Fog has always been a disturbance to aviation. Canceled flights, delayed landings, and of course, plane crashes have on many occasions been attributed to fog. No matter how sophisticated the airplane’s landing infrastructure is, without the pilot’s ability to see through the windscreen, effecting a safe landing never really comes easy.
At a point in World War II, air forces on all sides of the war could attest to facing the common challenge of visibility. On several occasions, aerial operations were aborted due to the fact that the view of the target from above was not clear enough. Since many air raids took place at night or in the early morning, it was common for aviators to meet thick fog over target zones and landing strips.
Indeed, nature was a neutral enemy which battled all sides in the war.
The British Royal Air Force (RAF) was particularly concerned about the hampering effects of fog on their operations. The RAF lost several aircraft during operations owing to lack of visibility.
With vast areas of the United Kingdom submerged under thick curtains of fog, pilots were having horrible landing experiences. When unable to land due to fog, pilots would be instructed to point their aircraft towards the sea. As the planes got close to the coast, the crew would bail out and the now unmanned plane would crash into the sea.
This was a frequent issue for the RAF, and because each bombing mission usually involved hundreds of aircraft, a sizeable percentage of the aircraft ended up in the sea. Naturally, the RAF began looking for a solution.
In the 1930’s, an engineer named Henry Gareth Houghton had embarked on a quest to use scientific innovations to modify weather, believing that overcoming the menace of fog would be a landmark breakthrough for mankind. In 1934 he demonstrated the possibility of combating fog. In his demonstration, he successfully dispersed sheets of fog by spraying the misty air with calcium chloride.
He fitted a set of spraying nozzles on a 100-foot long pipe which was suspended 30 feet above the ground. When the fog came, the apparatus sprayed the fog with calcium chloride at a rate of 2.5 gallons per second. Within 3 minutes, the area which had been visible from less than 500 feet away was made visible from over 1,320 feet away.
Although the method was successful, implementing it was commercially infeasible. To be implemented in commercial airports, outrageously vast amounts of calcium chloride would be needed. Moreover, calcium chloride has corrosive properties which makes it unsafe to use around aircraft.
In the early 1940s, it became clear that the only practicable method for the large-scale dispersion of fog at airfields was heat. Thus began efforts to develop mechanisms that could use heat to that effect.
At the request of Air Chief Marshal Sir Arthur Harris, the Petroleum Warfare Department under the leadership of Engineer Arthur Hartley embarked on a project to develop an instrument that would defeat fog. This gave rise to FIDO, an acronym for Fog Investigation and Dispersal Operation, or alternately, Fog Investigation and Dispersal Of.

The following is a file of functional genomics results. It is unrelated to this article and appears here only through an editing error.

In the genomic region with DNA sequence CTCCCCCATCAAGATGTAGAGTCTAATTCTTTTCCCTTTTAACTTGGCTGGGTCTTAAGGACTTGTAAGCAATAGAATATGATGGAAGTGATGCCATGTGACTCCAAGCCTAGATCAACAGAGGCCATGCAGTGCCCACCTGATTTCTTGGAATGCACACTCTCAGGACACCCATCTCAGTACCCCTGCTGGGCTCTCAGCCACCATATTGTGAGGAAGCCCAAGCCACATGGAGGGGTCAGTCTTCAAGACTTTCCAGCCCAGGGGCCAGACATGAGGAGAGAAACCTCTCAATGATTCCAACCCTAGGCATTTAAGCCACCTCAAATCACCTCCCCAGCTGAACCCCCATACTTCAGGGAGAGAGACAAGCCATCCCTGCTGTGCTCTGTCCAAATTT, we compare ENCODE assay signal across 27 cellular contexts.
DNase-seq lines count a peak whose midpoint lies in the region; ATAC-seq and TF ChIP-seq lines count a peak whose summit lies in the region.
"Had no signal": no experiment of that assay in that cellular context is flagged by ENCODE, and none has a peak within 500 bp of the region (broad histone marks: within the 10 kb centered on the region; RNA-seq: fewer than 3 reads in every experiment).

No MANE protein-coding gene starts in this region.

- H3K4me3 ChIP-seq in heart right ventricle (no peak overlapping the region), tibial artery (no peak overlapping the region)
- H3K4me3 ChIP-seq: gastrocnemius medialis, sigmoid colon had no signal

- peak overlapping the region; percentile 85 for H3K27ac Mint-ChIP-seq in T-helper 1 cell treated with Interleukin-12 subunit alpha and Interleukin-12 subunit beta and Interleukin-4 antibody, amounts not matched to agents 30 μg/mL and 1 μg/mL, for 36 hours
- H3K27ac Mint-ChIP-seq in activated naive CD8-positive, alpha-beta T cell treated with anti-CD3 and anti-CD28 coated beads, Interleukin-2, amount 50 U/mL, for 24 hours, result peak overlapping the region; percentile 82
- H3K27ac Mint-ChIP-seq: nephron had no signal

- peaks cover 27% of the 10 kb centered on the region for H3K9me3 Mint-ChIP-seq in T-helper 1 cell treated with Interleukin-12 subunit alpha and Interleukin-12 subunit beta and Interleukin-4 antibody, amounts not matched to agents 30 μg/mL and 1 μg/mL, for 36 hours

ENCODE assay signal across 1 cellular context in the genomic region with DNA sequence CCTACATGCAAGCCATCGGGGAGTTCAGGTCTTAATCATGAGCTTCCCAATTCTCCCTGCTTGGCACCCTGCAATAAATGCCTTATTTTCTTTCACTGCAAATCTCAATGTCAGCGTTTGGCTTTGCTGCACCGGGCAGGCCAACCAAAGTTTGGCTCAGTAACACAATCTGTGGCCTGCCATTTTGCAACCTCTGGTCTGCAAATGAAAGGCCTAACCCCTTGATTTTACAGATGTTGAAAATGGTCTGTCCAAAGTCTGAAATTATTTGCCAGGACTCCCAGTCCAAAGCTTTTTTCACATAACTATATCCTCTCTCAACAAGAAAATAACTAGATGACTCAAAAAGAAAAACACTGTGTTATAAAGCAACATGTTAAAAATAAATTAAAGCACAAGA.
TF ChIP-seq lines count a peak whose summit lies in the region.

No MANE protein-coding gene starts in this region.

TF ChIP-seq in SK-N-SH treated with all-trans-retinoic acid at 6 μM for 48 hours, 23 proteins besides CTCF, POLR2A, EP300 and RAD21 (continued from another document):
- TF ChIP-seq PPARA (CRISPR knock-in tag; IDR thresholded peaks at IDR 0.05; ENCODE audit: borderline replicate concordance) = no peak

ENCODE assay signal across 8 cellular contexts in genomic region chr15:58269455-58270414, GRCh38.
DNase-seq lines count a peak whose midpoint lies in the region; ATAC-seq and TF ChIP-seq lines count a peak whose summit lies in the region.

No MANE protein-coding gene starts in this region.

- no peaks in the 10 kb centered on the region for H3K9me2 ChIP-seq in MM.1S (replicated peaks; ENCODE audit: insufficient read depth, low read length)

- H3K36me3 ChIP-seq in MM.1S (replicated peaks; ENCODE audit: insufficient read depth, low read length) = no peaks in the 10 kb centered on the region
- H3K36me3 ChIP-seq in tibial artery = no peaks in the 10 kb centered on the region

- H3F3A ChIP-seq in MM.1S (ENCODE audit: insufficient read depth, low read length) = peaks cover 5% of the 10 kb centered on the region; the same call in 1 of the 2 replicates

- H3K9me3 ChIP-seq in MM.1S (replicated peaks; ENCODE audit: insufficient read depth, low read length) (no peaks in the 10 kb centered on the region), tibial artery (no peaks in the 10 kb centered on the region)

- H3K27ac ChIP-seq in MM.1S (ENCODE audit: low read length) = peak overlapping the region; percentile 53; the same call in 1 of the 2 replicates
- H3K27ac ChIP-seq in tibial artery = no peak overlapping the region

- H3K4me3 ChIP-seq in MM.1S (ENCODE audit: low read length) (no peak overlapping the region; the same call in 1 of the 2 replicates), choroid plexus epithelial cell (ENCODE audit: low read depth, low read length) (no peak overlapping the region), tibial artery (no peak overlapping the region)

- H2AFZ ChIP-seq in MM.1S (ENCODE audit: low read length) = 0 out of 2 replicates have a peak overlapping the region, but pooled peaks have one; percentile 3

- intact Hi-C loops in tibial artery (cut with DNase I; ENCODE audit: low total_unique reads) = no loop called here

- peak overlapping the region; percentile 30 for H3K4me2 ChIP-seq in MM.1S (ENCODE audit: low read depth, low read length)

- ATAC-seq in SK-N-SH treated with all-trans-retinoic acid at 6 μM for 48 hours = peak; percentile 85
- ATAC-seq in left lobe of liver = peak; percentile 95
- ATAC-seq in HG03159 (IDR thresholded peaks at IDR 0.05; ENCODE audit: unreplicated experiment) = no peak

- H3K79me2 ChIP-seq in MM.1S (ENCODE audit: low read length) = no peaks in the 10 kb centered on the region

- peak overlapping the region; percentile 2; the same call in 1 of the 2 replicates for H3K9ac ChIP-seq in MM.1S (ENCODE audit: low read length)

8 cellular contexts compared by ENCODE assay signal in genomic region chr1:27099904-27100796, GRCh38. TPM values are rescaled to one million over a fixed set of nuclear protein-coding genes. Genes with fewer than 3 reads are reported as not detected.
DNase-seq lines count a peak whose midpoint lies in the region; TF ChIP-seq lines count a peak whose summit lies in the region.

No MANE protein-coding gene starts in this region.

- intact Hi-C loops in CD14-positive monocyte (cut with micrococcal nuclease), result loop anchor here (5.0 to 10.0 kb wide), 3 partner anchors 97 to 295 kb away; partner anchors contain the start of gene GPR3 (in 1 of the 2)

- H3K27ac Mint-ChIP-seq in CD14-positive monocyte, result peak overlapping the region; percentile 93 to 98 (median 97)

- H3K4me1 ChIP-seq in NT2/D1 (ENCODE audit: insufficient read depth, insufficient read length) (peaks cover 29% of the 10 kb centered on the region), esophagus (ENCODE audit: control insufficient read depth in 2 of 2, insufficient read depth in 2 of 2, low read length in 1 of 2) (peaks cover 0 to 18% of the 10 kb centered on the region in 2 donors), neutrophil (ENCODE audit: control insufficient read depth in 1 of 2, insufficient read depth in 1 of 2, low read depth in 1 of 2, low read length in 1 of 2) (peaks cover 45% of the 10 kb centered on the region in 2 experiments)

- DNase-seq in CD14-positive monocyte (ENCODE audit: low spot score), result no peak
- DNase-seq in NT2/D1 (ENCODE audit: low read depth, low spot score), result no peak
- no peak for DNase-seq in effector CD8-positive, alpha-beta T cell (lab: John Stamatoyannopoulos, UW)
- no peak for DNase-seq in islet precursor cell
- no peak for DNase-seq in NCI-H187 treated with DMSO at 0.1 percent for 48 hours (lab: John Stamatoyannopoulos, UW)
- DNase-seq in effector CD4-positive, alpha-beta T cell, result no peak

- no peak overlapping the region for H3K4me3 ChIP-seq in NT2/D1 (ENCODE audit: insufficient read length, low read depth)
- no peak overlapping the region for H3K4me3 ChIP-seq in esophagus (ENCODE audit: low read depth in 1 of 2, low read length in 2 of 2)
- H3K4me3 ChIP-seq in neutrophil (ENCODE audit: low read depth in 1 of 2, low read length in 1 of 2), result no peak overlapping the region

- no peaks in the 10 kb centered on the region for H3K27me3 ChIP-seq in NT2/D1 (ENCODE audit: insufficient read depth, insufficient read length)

The FIDO system comprised a pair of pipes positioned horizontally on each side of the runway. The pipes had burner jets fixed at short intervals along them. When fog was present and a landing was about to happen at the airstrip, the aerodrome’s ground personnel would activate the FIDO system.
Fuel would rush through the pipeline and would get sprayed through the burner jets. A torch would then be used to light the spray so that the burner jets would shoot the flames upwards. The heat generated by the bright flames would disperse the fog in minutes.
The first experiment with the FIDO system occurred on November 4, 1942, in Moody Down, Hampshire. It successfully cleared 200 yards of fog up to 80 feet above the ground.
Soon after, large-scale FIDO systems began to be implemented. These large-scale systems routinely dispersed fog up to several hundred feet above the ground. The bright yellow flames of the FIDO systems could be seen from several kilometers away, dancing in the breeze.
The first of these full-scale FIDO systems was set up in January 1943. After it was installed, a bomber reportedly piloted by Air Vice Marshall DCT Bennet successfully landed on the blazing runway, unhindered by fog.
FIDO became fully operational by November 1943 and helped make a turning point in the war. Over 2,500 Allied aircraft successfully operated from over 15 fog-covered airbases all over Britain.
The Battle of Bulge began in December 1944 while the whole of Europe was subjected to extremely dense fog. During this period, the FIDO system came in very handy in allowing airplanes to take off and land with minimal visibility challenges.
One thing that plagued the system, however, was its cost of operation. FIDO systems consumed as much as 100,000 gallons of fuel per hour. However, the high costs of FIDO proved to be ultimately a gain since it reduced the numbers of aircraft lost due to fog during the war.
FIDO systems could not be implemented in commercial airports for obvious reasons. Nevertheless, modern aircraft can successfully land with practically no visibility owing to innovations such as radar and GPS technologies.
Despite the efficiency of these innovations, flights continue to get canceled and landings continue to get delayed. Indeed, fog is still one of aviation’s worst headaches.